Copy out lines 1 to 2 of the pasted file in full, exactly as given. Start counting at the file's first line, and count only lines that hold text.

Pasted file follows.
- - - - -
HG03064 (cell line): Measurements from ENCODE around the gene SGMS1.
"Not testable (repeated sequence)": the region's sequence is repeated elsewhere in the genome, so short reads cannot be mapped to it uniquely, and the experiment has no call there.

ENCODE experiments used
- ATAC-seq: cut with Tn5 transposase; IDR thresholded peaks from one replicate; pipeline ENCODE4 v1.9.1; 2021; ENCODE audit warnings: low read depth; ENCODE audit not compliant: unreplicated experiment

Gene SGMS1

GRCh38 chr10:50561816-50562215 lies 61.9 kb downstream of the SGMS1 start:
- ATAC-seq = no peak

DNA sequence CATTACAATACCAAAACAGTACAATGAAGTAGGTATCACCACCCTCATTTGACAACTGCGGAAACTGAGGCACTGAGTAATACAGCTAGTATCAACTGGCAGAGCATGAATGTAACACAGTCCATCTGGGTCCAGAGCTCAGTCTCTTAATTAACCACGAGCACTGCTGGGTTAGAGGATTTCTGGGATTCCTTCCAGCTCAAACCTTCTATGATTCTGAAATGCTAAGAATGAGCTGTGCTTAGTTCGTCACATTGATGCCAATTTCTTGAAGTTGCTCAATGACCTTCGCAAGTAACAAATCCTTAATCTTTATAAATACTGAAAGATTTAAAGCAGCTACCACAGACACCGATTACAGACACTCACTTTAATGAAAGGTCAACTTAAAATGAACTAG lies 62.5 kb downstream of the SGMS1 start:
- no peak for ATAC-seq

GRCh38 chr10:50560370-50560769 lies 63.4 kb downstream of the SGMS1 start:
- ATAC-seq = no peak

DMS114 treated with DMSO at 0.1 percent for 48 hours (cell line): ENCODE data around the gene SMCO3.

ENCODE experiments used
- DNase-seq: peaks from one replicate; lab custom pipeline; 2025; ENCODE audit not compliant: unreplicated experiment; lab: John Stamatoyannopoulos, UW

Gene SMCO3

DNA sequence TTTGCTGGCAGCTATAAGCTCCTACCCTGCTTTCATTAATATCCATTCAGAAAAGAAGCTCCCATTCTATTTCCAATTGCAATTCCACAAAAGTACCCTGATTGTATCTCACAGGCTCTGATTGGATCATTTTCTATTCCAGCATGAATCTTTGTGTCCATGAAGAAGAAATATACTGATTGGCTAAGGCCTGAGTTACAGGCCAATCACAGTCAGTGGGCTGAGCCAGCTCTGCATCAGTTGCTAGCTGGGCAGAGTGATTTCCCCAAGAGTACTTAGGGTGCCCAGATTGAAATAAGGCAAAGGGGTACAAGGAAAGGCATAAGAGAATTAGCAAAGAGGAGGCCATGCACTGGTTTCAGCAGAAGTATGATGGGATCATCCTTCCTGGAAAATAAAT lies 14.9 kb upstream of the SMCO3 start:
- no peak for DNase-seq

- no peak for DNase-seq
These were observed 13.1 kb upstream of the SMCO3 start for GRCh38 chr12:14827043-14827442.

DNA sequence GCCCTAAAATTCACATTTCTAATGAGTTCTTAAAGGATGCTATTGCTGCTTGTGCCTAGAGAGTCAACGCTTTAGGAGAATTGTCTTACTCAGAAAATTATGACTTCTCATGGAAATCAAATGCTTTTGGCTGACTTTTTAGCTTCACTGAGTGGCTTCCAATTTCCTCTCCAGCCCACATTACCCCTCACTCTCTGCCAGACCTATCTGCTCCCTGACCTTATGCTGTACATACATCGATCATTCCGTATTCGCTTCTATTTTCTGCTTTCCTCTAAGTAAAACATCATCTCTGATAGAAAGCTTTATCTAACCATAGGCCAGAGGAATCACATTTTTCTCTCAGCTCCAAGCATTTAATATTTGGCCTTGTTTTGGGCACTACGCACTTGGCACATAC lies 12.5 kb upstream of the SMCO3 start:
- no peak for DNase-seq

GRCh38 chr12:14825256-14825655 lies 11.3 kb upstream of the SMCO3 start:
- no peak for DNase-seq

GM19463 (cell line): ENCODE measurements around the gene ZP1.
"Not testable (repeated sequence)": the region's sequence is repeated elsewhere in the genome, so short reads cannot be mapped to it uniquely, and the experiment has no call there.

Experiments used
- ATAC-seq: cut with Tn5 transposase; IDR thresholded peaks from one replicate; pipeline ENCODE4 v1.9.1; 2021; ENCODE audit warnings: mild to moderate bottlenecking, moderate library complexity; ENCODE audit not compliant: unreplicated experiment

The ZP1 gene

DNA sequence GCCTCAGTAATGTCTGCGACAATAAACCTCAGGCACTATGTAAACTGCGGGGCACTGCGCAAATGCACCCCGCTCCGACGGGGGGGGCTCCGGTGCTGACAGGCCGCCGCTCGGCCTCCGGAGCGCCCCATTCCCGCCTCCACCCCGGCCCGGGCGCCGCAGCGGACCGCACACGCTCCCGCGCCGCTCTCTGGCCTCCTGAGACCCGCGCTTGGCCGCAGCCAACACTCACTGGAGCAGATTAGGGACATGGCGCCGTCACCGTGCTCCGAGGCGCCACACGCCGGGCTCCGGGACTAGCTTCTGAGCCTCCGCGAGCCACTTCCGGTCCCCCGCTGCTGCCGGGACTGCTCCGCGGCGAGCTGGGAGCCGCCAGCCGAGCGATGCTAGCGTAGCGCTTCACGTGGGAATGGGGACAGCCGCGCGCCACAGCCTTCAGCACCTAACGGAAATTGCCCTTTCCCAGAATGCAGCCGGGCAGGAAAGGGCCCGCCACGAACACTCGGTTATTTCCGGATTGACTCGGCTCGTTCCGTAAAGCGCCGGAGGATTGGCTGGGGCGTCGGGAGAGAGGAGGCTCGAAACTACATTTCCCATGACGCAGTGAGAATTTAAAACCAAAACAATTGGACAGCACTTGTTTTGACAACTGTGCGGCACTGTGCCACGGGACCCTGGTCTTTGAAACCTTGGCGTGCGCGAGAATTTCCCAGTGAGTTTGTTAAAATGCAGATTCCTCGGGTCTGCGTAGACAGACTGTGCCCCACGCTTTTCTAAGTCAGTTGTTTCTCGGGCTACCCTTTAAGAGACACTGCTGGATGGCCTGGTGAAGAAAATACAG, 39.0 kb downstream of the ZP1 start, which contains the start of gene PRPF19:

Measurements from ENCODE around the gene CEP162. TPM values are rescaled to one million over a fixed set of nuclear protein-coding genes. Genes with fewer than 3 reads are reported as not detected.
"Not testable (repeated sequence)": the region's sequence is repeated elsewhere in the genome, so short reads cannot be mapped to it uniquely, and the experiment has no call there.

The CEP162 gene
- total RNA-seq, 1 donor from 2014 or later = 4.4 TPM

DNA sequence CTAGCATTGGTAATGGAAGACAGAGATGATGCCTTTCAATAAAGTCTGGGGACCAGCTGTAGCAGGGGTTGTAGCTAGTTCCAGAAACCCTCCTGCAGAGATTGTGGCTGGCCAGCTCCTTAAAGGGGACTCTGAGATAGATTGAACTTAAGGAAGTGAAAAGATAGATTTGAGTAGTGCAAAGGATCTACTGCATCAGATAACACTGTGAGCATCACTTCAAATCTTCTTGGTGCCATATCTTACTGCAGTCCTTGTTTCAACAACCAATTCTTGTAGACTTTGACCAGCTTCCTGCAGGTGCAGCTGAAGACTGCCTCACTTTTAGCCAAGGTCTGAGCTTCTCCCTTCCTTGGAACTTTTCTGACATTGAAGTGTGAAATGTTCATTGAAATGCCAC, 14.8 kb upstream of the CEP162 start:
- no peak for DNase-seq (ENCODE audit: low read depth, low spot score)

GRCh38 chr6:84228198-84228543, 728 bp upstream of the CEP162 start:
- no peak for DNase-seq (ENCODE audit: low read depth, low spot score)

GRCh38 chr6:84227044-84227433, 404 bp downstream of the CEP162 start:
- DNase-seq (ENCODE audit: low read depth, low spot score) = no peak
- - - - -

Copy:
HG03064 (cell line): Measurements from ENCODE around the gene SGMS1.
"Not testable (repeated sequence)": the region's sequence is repeated elsewhere in the genome, so short reads cannot be mapped to it uniquely, and the experiment has no call there.